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Arabic style castle

Aladdin’s Castle token

An anepigraphic token from an iconic US arcade.

Arabic style castle

I mostly thought I’d write this one up as it is one which is hard to search for if you acquire one and don’t already know what it is. I have mentioned a couple of times in the Coin of Note newsletter that I like anepigraphic coins. I should add, perhaps, that is primarily when I actually know what the piece is!

Aladdin’s Castle

Aladdin’s Castle was a chain of amusement arcades in America. The first Aladdin’s Castle opened in the Dixie Square Mall in Harvey, Illinois, USA in around 1969. Even if you aren’t from the USA, you might be familiar with the mall, if you’ve watched The Blues Brothers, as much of it was filmed there, after the mall closed in 1979.

Aladdin’s Castle was opened by Jules Millman, who worked for a coin-operated machine business, and wanted to expand. They weren’t interested, so he formed his own company with his brother. The Dixie Square mall was one of the few places willing to take a gamble on this new type of arcade, at a time when they seen as disreputable and outright banned in many places.

This first location was an immediate success and the chain took off. Five years later, Millman sold the chain to Bally’s. Most of the Aladdin’s Castle tokens listed on Numista have the “Bally’s” name, indicating they were later issues. At its height, Aladdin’s Castle had 450 locations.

The last Aladdin’s Castle arcade lasted until 2021. The Covid pandemic helped bring about its demise, and owners Bandai Namco withdrew from the North American market. The location, at Quincy Town Center Mall, Illinois still exists, now branded as “At the Pier Arcade”. At the Pier Arcade boasts 90 arcades across the USA. They no longer use tokens, but now swipe cards.


The token doesn’t have any writing, so it’s a little difficult to determine obverse and reverse. I have gone with the castle side, as many of the pieces on Numista use.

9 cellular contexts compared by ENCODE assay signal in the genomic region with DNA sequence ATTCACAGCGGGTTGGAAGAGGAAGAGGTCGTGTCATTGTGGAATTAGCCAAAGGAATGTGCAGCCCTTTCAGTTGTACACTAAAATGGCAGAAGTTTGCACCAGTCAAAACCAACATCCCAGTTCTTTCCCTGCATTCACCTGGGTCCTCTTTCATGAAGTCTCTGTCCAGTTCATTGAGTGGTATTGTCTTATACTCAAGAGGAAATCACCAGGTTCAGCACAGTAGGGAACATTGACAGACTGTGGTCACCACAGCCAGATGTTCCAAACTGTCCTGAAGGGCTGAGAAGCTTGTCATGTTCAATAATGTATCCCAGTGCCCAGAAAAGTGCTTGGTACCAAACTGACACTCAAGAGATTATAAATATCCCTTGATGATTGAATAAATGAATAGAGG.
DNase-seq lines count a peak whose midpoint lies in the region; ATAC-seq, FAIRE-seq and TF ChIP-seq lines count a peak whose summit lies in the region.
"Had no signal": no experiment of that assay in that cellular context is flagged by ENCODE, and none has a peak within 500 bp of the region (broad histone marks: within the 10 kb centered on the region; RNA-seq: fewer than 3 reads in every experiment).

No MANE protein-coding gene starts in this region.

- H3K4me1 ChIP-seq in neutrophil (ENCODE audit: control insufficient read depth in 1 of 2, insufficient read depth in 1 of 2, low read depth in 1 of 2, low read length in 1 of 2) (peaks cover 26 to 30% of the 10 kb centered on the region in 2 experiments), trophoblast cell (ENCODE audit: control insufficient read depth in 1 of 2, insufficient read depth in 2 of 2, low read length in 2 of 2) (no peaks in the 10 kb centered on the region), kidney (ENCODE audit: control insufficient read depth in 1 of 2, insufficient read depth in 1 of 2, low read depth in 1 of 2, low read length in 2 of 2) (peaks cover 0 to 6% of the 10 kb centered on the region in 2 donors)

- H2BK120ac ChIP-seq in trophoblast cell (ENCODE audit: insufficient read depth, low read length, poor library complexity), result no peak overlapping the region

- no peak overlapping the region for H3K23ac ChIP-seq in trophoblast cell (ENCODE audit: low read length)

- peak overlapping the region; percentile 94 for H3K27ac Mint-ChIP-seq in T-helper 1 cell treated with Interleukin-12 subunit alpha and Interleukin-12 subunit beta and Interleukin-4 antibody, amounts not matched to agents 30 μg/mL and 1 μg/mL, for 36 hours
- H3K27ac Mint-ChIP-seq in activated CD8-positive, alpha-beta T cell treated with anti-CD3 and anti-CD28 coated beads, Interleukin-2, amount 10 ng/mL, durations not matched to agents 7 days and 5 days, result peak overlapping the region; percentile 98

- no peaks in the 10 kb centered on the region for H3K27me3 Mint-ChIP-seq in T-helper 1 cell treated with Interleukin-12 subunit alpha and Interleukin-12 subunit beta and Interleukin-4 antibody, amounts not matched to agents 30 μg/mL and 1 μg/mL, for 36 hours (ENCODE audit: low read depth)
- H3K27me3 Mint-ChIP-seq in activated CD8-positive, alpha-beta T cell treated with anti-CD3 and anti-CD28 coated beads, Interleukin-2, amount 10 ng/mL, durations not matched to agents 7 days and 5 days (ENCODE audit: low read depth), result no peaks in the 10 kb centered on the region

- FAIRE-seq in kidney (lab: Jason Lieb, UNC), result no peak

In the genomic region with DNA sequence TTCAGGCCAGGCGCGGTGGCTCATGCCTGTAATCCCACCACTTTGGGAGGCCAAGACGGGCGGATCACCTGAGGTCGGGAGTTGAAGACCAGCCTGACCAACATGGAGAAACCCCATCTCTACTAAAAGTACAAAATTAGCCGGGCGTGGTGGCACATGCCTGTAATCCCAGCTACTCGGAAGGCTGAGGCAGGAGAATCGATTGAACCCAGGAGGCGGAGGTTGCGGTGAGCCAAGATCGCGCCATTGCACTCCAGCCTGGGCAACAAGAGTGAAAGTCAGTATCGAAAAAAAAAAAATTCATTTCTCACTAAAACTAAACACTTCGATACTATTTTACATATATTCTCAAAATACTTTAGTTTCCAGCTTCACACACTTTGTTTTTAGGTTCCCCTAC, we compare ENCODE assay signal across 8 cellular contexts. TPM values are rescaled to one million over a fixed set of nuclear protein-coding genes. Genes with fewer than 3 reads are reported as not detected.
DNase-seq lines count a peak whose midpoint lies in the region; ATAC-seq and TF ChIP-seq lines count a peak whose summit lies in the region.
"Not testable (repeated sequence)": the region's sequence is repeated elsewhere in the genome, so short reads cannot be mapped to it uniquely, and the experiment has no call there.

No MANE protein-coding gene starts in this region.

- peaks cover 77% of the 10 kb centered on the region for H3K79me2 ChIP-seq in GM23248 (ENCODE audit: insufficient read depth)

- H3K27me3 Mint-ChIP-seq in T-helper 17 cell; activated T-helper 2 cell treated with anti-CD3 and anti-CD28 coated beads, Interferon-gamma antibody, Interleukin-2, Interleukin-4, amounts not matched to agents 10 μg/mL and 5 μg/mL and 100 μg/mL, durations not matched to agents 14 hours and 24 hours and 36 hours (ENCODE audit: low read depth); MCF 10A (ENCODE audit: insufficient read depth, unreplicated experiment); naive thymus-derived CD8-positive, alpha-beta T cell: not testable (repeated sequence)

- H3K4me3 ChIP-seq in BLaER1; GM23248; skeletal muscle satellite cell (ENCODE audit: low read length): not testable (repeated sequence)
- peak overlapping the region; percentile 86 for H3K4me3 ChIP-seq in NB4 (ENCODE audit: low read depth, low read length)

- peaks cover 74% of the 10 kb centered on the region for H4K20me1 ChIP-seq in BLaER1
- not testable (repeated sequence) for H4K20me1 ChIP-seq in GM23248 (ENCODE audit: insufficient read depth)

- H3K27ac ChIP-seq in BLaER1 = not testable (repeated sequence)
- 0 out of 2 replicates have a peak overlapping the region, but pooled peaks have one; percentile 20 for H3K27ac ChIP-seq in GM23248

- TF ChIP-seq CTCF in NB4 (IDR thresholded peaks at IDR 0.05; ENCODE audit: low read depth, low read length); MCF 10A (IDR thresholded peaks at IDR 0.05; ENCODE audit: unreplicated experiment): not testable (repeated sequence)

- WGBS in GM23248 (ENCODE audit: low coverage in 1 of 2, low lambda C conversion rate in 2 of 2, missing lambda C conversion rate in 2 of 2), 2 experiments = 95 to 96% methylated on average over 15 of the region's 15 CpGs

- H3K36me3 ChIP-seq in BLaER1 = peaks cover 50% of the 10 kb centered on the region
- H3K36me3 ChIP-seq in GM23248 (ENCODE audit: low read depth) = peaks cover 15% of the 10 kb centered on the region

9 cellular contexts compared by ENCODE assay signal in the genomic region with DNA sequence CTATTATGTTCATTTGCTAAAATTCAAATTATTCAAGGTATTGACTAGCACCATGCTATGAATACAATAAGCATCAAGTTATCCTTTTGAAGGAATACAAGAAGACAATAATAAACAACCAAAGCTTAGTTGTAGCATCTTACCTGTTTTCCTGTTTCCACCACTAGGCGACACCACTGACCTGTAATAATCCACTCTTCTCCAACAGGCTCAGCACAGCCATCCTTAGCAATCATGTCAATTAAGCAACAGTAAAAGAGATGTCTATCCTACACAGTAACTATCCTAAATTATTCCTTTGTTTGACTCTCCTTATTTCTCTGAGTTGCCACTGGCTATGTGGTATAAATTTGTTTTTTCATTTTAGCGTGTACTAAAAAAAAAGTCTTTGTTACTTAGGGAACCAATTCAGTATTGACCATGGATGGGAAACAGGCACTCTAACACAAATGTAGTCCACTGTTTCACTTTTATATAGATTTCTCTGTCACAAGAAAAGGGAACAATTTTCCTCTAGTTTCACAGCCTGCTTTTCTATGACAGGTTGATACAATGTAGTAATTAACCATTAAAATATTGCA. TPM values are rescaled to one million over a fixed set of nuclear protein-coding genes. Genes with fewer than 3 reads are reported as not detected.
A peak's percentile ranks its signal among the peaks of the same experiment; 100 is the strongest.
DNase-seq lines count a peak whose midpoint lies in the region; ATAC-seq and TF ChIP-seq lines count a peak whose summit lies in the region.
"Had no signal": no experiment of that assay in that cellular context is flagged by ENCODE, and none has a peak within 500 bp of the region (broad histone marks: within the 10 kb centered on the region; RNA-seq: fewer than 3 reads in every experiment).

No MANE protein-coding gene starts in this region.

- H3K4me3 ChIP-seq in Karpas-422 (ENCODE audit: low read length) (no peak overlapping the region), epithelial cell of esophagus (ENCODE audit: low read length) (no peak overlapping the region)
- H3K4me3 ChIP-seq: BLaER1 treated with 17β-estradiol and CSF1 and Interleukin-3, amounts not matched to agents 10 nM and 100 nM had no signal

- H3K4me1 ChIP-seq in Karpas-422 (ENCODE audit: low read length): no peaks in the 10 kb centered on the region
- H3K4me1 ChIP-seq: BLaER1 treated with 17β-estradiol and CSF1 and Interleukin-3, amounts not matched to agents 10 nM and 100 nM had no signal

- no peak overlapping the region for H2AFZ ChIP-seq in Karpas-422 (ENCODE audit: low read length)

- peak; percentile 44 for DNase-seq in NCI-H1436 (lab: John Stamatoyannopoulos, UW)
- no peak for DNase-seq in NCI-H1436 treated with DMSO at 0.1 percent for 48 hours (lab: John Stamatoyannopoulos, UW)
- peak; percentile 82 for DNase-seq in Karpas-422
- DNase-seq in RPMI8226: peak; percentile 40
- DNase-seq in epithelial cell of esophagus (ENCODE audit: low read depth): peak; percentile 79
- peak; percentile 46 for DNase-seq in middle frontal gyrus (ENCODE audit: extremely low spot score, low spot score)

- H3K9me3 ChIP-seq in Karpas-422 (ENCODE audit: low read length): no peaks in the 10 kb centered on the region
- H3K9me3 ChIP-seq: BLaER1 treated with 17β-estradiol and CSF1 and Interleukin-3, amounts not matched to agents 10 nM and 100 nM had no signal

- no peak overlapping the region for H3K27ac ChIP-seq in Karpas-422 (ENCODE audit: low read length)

The obverse features a castle with rounded minarets in an Arabic style.


Either a man in a turban, as described on Numista, or a map (my guess) or ... something else entirely.

The reverse of the piece features, what I initially took to be a map, perhaps of the depicted castle. Numista’s description has it as a head wearing a turban. I can “see” the top part of the turban, but what should then be the “face” definitely look odd to me for that explanation. I’d be interested to know if anyone actually knows for sure either way.

The missing link

If you were familiar with the Aladdin’s Castle arcade, you may have recognised the token immediately. If, like me, weren’t familiar with the arcade, there isn’t much to go on. A search for “castle” in Numista’s exonumia section yields 974 results currently. Token Catalog has 1038 results for Castle. Most of the Numista pieces with “Aladdin’s Castle” text on them have an oil lamp on the other side. But I happened to find it because I have another piece which bridges the gap:

Arabic style castle on one side, and the text "Aladdin's Castle" on the other, with an oil lamp to the left of the word "Castle"

The castle on this one is the same as on the anepigraphic piece, but helpfully, it has “Aladdin’s Castle” on the other side, which helped me find the Numista entry and more information. Given the arcade name on this piece does NOT include “Bally’s” above it, I suspect this one is from the first five years of the business.

I particularly wrote this piece because I thought someone might stumble across it who has one of these tokens and has been wondering what it is. By the same reasoning, if you DO have a piece that you can’t find written up anywhere (particularly on Numista or Token Catalog), the numismatic community overall would be indebted to you if you could spare the time to write up even some basic info on it in a contribution to maybe either of those sites. I did that with the Aladdin’s Castle piece with the text and the castle (depending on when you read this, it may or may not be live yet – it often takes a few hours or longer).

Much of the information for this piece came from Todd Mitchell’s pieces on Aladdin’s Castle on CodeWritePlay.com. Please do go and check out his site for some great images of the abandoned Dixie Square Mall.

Have you got an anepigraphic piece you can’t pin down? Do post it on Mastodon, and tag me. I may or may not know. If I do, I’ll reply – and if I don’t, I’ll happily boost it and we can try and find out together! Or, if you know what the other image on my piece is, please do let me know!

Arabic style castle





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